Thea Hunter was a promising, brilliant scholar. And then she got trapped in academia’s permanent underclass.
The senator and presidential candidate says America needs to reform how it funds schools, but the details of any alternative approach are scant.
Students used to duck and cover. Now they have lockdown drills.
A UCLA student talks about measles exposure at his school, his time in isolation from other students, and making a TikTok video to pass the time.
In preventing campus sexual assault, where students drink could be just as important as how much.
Angela Crawford has taught English at a Philadelphia high school for 23 years. Not many veteran black teachers like her are left nationwide.
The public focuses its attention on divides between schools, while tracking has created separate and unequal education systems within single schools.
The Democratic presidential hopeful has proposed canceling outstanding loans and making public college tuition-free—and she has an idea for how to pay for it.
As the first school shooting to become a nationwide media spectacle, Columbine shaped a generation of mass-consumed tragedies.
The year 1999 is, for many, a bright line dividing two divergent teen experiences.
In more than a dozen academic fields—largely STEM related—not a single black student earned a doctoral degree in 2017.
Georgetown’s students voted to tax themselves to pay descendants of enslaved people, instead of waiting for the school to do something.
When high-school sports replicate the training methods and intensity seen at the college level, players feel the toll.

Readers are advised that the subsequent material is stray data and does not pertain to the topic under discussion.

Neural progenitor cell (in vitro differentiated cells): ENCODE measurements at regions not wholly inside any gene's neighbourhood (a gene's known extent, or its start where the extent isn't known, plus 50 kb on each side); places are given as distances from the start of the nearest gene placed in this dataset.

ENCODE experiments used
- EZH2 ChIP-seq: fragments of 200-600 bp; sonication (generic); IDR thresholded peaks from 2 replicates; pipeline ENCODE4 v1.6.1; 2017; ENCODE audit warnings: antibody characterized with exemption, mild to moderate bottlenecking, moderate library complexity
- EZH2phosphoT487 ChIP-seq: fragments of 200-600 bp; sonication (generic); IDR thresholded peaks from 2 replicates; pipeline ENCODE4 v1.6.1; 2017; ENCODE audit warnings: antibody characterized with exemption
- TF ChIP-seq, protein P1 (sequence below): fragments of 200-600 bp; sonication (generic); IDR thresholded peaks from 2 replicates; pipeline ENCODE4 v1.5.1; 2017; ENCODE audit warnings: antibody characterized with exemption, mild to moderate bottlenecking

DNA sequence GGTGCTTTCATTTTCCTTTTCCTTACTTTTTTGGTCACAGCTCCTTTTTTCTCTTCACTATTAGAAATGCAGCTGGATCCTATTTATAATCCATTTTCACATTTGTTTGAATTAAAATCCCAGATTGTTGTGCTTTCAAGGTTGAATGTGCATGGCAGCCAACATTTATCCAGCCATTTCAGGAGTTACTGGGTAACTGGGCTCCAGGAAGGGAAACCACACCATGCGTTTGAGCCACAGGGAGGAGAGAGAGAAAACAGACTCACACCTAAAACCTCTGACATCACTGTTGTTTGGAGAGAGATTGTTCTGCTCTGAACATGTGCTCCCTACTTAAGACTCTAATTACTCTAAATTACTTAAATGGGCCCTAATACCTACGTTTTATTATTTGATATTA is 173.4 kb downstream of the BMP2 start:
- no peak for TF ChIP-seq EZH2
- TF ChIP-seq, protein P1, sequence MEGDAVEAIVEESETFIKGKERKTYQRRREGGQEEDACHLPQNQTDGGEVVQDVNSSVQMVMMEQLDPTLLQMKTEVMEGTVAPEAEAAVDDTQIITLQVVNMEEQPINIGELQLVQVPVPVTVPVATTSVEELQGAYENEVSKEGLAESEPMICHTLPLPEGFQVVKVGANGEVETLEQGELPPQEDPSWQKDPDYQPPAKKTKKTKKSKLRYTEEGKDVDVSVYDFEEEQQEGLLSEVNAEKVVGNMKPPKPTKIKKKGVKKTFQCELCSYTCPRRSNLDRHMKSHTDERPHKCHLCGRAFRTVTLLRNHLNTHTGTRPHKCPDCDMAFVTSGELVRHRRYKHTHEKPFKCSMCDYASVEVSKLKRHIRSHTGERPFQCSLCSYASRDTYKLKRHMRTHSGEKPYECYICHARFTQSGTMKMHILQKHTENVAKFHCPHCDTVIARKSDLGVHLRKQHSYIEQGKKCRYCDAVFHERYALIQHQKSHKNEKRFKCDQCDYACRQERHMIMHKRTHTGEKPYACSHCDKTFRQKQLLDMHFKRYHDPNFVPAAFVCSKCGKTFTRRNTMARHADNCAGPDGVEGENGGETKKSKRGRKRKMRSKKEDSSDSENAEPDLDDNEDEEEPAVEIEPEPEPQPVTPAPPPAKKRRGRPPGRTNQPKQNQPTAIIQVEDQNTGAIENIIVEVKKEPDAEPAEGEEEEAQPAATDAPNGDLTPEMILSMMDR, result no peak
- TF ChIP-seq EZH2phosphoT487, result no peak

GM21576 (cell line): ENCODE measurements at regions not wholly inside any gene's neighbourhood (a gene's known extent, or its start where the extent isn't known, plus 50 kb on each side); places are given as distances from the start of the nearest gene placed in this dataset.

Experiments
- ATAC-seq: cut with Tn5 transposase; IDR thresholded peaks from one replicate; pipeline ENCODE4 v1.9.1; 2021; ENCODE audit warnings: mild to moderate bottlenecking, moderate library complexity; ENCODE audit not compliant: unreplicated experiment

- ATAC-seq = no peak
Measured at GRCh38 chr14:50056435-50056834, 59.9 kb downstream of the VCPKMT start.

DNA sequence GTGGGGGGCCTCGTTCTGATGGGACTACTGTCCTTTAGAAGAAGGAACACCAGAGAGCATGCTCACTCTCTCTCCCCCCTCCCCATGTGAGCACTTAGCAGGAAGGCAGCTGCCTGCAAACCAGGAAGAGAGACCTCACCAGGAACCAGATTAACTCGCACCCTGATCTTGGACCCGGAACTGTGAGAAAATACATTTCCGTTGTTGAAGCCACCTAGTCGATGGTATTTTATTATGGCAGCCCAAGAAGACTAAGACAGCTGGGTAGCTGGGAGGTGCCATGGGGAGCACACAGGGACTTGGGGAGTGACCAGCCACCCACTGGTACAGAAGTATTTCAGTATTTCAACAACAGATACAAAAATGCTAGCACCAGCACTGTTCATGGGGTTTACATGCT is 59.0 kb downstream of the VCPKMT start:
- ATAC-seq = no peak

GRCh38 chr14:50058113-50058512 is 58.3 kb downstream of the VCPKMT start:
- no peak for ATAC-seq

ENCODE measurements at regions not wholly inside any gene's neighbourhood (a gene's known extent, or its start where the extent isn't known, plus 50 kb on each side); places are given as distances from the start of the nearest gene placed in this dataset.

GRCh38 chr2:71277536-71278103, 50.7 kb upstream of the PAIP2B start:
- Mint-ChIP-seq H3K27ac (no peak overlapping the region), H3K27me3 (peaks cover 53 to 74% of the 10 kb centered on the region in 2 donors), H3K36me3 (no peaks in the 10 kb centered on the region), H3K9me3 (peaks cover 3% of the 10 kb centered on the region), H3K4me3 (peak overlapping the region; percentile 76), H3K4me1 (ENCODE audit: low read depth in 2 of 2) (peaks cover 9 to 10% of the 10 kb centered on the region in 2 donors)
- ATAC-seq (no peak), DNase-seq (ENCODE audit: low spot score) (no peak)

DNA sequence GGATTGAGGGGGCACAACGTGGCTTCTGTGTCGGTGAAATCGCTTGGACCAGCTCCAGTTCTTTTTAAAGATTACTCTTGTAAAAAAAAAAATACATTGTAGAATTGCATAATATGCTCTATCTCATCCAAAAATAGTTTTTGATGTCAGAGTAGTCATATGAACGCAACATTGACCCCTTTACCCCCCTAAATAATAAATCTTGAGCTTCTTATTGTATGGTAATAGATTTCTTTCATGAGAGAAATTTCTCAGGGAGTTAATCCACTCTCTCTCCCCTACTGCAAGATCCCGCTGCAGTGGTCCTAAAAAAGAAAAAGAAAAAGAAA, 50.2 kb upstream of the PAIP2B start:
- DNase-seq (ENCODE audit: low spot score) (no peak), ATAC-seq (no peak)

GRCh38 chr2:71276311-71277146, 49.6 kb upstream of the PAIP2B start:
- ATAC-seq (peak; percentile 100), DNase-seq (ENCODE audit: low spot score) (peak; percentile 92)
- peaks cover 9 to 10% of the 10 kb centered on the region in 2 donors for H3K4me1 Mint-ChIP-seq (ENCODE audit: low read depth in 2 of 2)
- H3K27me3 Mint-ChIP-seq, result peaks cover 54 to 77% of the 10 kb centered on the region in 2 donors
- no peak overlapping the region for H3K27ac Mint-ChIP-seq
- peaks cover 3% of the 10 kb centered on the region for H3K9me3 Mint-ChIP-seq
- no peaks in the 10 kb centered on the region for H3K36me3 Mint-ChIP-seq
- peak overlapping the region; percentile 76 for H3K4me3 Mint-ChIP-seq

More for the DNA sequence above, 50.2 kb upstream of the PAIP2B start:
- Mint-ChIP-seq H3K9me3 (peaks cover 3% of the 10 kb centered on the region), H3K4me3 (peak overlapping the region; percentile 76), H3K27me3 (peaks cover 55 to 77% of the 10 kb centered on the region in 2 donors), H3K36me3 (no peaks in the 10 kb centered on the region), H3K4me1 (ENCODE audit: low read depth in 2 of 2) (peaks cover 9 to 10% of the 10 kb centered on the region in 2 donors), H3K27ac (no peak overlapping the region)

Texas Tech recently announced it will no longer take race into account in admissions to its medical school—a move that might affect not only aspiring doctors, but many of their would-be patients as well.
Twenty years after the shooting at Columbine High School, some survivors—now parents themselves—are figuring out how to talk to their kids about lockdown drills.
In 1966, a group of Boston-area parents and administrators created a busing program called METCO to help desegregate schools. They thought of it as a quick fix to a passing problem. But the problem hasn’t passed, and METCO isn’t enough to fix it.
A focus on highly selective schools obscures the experience of the vast majority of American undergraduates.
Class accounts are a way for incoming freshmen to make friends, find roommates, and suss out colleges before fall.
Several schools forgo or have abandoned them, but seem to be faring just fine.
Suicides among people affected by shootings are, unfortunately, a familiar phenomenon—and support for survivors often misunderstands the nature of their grief.
America’s devotion to the practice stems in part from the fact that it’s what today’s parents and teachers grew up with themselves.